Okay, so I'm new to both EF and LINQ. I have figured out how to INSERT and DELETE but for some reason UPDATE seems to escape my grasp.

Here is a sample of my code:

EntityDB dataBase = new EntityDB();
Customer c = new Customer
     Name = "Test",
     Gender = "Male

The above creates and adds a record just fine.

Customer c = (from x in dataBase.Customers
             where x.Name == "Test"
             selext x).First();

The above effectively deletes the specified record.

Now how do I update? I can't seem to find an "UpdateObject()" method on the entity collection.


4 Answers 4


Just modify one of the returned entities:

Customer c = (from x in dataBase.Customers
             where x.Name == "Test"
             select x).First();
c.Name = "New Name";

Note, you can only update an entity (something that extends EntityObject, not something that you have projected using something like select new CustomObject{Name = x.Name}

  • I did that. For some reason it is not persisting the changes to the database.
    – Chev
    Jan 6, 2011 at 17:37
  • @Chevex: But note that it get a lot more involved when using another context instance. Jan 6, 2011 at 17:47
  • What does it mean to "use another context instance"?
    – Chev
    Jan 6, 2011 at 17:52
  • I've tried it, but for some reason, in my case it duplicates instead of update. The old record is maintained and a new record is created with the information of the record I suppose to update. What is happening? Dec 3, 2013 at 17:39

//for update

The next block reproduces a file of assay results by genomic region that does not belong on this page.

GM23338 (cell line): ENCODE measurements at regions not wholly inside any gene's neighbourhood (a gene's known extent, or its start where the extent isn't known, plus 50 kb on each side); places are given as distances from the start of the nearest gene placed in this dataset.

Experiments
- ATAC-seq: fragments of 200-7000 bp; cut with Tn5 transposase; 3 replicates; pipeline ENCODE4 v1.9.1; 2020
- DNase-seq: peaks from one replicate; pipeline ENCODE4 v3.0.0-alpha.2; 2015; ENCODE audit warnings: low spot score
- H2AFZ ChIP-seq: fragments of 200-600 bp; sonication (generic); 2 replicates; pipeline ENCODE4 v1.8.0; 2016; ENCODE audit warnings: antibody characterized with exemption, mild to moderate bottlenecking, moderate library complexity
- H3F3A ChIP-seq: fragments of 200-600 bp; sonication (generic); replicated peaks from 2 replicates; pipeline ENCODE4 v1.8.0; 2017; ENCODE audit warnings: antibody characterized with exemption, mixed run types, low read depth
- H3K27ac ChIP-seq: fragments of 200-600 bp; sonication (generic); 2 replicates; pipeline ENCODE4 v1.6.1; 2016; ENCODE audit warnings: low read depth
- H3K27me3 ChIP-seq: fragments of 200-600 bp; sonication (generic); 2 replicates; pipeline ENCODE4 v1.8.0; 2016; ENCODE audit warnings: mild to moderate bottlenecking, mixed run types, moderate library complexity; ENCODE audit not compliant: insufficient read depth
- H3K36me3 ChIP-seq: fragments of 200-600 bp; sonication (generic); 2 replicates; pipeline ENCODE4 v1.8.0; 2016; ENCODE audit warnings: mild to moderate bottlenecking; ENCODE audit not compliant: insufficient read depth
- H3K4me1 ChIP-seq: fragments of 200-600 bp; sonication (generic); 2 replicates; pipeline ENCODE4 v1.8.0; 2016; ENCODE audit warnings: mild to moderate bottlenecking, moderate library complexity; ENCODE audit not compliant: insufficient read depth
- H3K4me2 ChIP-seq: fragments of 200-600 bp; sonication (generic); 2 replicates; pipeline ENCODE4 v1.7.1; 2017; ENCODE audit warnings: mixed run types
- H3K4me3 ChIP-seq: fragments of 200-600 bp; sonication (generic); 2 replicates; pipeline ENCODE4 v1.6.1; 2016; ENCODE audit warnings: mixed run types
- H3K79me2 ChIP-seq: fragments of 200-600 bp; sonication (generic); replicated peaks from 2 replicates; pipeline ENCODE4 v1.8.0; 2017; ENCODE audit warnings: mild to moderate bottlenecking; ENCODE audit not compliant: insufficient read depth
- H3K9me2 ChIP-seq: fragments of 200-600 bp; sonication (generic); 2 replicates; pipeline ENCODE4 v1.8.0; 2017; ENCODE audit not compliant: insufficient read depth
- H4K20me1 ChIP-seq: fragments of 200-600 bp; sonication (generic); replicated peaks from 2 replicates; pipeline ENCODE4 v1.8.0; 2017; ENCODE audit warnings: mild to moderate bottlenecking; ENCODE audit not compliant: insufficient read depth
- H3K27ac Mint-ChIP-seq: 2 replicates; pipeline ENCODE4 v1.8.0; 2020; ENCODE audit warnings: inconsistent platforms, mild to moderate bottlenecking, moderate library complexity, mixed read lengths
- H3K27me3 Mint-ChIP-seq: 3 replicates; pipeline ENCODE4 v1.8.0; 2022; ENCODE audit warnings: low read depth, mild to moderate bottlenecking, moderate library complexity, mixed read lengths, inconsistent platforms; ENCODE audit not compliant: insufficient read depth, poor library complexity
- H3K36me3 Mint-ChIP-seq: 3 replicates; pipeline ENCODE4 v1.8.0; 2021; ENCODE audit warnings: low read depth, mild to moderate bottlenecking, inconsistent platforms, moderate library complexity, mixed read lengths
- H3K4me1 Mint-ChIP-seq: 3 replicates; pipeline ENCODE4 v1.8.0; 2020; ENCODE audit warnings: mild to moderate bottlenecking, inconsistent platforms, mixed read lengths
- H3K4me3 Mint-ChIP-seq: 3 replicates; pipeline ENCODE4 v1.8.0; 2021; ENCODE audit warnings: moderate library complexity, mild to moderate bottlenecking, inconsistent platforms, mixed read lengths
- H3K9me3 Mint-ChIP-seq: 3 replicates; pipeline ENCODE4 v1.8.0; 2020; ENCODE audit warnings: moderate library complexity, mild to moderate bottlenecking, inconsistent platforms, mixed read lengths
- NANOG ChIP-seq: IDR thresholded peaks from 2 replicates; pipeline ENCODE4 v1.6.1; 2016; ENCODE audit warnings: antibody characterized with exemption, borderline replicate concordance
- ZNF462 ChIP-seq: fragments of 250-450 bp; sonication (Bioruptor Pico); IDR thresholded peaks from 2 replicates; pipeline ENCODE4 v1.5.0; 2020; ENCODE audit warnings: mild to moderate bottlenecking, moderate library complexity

(from x in dataBase.Customers
         where x.Name == "Test"
         select x).ToList().ForEach(xx => xx.Name="New Name");

//for delete


They both track your changes to the collection, just call the SaveChanges() method that should update the DB.


In most cases @tster's answer will suffice. However, I had a scenario where I wanted to update a row without first retrieving it.

My situation is this: I've got a table where I want to "lock" a row so that only a single user at a time will be able to edit it in my app. I'm achieving this by saying

update items set status = 'in use', lastuser = @lastuser, lastupdate = @updatetime where ID = @rowtolock and @status = 'free'

The reason being, if I were to simply retrieve the row by ID, change the properties and then save, I could end up with two people accessing the same row simultaneously. This way, I simply send and update claiming this row as mine, then I try to retrieve the row which has the same properties I just updated with. If that row exists, great. If, for some reason it doesn't (someone else's "lock" command got there first), I simply return FALSE from my method.

I do this by using context.Database.ExecuteSqlCommand which accepts a string command and an array of parameters.

Just wanted to add this answer to point out that there will be scenarios in which retrieving a row, updating it, and saving it back to the DB won't suffice and that there are ways of running a straight update statement when necessary.

Your Answer

By clicking “Post Your Answer”, you agree to our terms of service, privacy policy and cookie policy

Not the answer you're looking for? Browse other questions tagged or ask your own question.